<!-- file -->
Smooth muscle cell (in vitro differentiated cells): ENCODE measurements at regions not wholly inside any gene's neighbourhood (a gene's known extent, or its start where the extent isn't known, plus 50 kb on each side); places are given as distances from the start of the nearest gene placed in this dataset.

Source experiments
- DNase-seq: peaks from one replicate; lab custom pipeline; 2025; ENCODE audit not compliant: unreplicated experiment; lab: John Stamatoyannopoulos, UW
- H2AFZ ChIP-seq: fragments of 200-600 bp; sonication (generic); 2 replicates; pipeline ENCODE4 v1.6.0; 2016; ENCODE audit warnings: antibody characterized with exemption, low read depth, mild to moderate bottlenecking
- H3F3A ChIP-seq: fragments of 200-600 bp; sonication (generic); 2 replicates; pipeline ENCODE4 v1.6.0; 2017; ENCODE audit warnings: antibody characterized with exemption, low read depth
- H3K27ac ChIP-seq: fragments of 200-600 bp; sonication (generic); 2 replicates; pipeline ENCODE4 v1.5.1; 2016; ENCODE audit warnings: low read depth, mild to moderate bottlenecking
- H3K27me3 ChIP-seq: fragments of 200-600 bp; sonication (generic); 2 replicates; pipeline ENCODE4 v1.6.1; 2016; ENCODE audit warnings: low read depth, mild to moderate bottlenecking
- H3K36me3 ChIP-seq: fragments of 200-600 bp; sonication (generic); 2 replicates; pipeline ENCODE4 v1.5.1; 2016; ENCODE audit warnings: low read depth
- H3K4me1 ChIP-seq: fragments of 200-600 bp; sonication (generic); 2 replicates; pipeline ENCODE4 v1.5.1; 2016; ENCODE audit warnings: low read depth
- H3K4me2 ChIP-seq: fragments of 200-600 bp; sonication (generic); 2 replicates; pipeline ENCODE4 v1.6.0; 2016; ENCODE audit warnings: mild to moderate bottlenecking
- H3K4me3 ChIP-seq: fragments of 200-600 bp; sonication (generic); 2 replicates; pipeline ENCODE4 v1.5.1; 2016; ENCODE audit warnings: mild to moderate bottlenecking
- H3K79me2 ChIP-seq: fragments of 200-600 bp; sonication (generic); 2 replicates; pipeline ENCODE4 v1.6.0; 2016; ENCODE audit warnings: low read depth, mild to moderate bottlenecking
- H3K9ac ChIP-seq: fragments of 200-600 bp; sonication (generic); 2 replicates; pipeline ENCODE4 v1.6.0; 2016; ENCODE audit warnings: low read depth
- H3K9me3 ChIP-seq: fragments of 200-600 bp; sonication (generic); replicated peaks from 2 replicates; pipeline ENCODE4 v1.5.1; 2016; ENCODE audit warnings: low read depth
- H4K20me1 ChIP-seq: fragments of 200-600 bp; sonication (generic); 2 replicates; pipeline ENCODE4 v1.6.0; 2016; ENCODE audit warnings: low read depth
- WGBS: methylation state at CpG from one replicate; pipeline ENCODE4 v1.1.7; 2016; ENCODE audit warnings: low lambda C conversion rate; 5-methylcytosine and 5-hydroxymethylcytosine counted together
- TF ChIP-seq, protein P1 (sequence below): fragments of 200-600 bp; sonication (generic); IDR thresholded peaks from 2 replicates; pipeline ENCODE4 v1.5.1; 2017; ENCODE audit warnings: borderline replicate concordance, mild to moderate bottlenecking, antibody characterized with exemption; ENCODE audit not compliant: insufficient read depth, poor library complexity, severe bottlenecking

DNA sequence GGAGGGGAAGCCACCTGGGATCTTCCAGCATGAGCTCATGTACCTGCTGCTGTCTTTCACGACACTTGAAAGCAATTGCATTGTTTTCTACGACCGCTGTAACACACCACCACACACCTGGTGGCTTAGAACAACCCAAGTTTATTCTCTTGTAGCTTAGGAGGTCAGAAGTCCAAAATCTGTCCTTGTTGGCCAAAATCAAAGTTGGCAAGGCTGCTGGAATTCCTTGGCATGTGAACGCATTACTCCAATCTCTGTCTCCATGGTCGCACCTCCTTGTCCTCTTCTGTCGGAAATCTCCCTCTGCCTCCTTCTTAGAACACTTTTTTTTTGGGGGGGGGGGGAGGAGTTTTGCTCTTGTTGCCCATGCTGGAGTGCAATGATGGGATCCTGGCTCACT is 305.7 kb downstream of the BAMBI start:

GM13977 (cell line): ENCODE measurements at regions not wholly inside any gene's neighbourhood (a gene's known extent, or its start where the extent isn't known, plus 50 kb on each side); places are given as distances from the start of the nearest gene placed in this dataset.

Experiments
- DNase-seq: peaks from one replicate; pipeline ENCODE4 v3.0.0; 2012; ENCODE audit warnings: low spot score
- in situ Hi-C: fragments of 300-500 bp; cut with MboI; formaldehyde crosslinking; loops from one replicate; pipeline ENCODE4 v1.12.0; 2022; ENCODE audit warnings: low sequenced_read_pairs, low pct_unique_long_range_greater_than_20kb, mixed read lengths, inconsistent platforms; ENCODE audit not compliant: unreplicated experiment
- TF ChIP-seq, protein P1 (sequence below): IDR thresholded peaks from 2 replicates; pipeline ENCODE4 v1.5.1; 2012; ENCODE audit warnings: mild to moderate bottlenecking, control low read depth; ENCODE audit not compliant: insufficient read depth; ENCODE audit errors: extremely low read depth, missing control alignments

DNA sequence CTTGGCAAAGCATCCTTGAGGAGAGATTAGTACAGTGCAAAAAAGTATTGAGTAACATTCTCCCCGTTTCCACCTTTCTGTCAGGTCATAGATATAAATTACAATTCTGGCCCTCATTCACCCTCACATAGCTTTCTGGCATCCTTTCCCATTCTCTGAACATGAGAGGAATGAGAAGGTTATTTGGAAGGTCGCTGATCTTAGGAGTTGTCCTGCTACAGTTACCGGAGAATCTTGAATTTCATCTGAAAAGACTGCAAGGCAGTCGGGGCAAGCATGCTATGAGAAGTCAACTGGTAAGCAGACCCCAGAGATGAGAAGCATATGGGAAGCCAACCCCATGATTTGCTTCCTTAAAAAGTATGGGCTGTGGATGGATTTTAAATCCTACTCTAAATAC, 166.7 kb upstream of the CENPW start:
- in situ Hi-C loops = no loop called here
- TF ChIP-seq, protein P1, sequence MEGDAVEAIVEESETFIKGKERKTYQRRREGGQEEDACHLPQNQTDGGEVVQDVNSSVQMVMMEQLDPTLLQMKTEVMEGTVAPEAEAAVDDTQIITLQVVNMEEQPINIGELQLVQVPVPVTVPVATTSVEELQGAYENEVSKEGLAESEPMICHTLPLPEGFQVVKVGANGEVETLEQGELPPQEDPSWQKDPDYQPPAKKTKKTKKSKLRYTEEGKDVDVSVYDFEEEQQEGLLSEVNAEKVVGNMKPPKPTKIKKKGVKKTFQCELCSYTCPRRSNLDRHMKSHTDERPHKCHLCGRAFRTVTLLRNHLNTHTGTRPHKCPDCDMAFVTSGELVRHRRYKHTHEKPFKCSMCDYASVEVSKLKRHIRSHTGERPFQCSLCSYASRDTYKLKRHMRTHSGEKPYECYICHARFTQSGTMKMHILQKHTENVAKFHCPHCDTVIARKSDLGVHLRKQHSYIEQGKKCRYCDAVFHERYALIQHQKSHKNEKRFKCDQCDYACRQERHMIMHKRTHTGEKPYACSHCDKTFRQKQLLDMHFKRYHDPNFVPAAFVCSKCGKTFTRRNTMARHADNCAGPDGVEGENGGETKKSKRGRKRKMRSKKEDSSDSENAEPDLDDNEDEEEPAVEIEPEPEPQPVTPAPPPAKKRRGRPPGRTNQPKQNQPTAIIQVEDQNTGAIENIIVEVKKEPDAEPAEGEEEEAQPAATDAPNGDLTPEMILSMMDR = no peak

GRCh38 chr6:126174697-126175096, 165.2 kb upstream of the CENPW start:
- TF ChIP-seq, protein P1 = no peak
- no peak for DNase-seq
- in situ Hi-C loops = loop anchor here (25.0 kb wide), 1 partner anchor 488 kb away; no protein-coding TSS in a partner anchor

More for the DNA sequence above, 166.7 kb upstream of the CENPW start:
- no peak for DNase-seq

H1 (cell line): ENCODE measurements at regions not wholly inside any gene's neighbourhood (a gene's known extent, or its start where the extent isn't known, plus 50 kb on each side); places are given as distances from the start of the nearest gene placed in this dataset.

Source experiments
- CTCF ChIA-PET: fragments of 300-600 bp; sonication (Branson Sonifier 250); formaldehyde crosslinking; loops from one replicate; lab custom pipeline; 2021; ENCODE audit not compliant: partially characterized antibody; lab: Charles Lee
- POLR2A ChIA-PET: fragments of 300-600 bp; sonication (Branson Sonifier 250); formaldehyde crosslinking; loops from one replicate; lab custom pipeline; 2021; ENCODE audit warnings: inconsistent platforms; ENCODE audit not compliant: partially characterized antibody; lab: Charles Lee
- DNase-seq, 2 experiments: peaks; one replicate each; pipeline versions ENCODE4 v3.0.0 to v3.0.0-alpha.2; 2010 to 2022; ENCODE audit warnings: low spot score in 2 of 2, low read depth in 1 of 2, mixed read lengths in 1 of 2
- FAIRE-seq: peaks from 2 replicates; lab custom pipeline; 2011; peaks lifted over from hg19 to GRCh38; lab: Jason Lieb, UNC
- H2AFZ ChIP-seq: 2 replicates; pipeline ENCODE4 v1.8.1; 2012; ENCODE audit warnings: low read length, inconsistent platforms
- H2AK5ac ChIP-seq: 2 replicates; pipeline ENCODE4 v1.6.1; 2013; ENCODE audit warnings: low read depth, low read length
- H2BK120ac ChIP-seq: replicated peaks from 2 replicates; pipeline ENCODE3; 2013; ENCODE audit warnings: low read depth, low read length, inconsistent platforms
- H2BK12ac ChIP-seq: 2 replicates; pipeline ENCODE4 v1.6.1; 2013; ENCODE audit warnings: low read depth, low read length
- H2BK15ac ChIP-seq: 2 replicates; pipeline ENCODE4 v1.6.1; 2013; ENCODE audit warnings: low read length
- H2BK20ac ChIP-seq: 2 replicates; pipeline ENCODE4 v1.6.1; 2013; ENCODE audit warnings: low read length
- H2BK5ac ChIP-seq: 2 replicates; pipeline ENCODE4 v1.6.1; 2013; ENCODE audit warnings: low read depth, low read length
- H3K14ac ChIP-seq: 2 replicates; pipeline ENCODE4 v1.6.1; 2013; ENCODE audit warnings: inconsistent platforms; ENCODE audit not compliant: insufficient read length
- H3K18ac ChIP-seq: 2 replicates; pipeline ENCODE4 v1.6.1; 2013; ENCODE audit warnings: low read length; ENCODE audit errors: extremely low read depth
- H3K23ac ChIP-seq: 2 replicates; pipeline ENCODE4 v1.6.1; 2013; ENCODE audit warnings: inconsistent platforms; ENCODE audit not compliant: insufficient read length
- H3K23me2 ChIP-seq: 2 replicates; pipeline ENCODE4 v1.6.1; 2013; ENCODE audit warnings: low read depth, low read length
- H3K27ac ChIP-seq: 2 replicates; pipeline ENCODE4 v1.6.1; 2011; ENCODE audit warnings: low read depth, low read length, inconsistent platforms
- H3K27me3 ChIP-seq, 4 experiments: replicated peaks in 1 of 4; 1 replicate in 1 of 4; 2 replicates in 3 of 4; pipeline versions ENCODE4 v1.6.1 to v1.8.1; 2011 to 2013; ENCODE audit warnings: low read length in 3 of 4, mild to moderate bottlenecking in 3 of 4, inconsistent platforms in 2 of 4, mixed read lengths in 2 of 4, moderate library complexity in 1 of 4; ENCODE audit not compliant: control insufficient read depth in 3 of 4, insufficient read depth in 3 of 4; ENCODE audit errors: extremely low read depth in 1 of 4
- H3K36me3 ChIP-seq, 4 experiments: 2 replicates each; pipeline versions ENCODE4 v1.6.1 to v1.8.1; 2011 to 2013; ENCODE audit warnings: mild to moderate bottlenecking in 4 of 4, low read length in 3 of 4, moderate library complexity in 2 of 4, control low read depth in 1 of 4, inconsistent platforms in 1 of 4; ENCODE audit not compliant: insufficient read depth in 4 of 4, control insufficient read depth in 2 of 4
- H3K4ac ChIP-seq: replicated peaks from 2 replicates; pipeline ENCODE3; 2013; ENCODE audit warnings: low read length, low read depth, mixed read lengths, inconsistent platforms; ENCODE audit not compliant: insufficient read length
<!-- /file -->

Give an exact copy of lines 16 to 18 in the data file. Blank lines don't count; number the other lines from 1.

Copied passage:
- WGBS: methylation state at CpG from one replicate; pipeline ENCODE4 v1.1.7; 2016; ENCODE audit warnings: low lambda C conversion rate; 5-methylcytosine and 5-hydroxymethylcytosine counted together
- TF ChIP-seq, protein P1 (sequence below): fragments of 200-600 bp; sonication (generic); IDR thresholded peaks from 2 replicates; pipeline ENCODE4 v1.5.1; 2017; ENCODE audit warnings: borderline replicate concordance, mild to moderate bottlenecking, antibody characterized with exemption; ENCODE audit not compliant: insufficient read depth, poor library complexity, severe bottlenecking

DNA sequence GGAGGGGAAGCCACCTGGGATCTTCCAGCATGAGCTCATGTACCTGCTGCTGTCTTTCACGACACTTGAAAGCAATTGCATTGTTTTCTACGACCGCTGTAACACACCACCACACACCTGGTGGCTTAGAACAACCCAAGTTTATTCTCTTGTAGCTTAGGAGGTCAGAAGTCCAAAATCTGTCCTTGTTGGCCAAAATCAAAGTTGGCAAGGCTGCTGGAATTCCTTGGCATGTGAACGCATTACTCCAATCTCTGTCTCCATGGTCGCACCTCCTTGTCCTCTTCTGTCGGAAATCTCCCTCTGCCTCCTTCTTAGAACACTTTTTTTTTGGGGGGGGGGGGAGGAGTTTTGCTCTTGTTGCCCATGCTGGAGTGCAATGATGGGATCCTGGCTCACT is 305.7 kb downstream of the BAMBI start: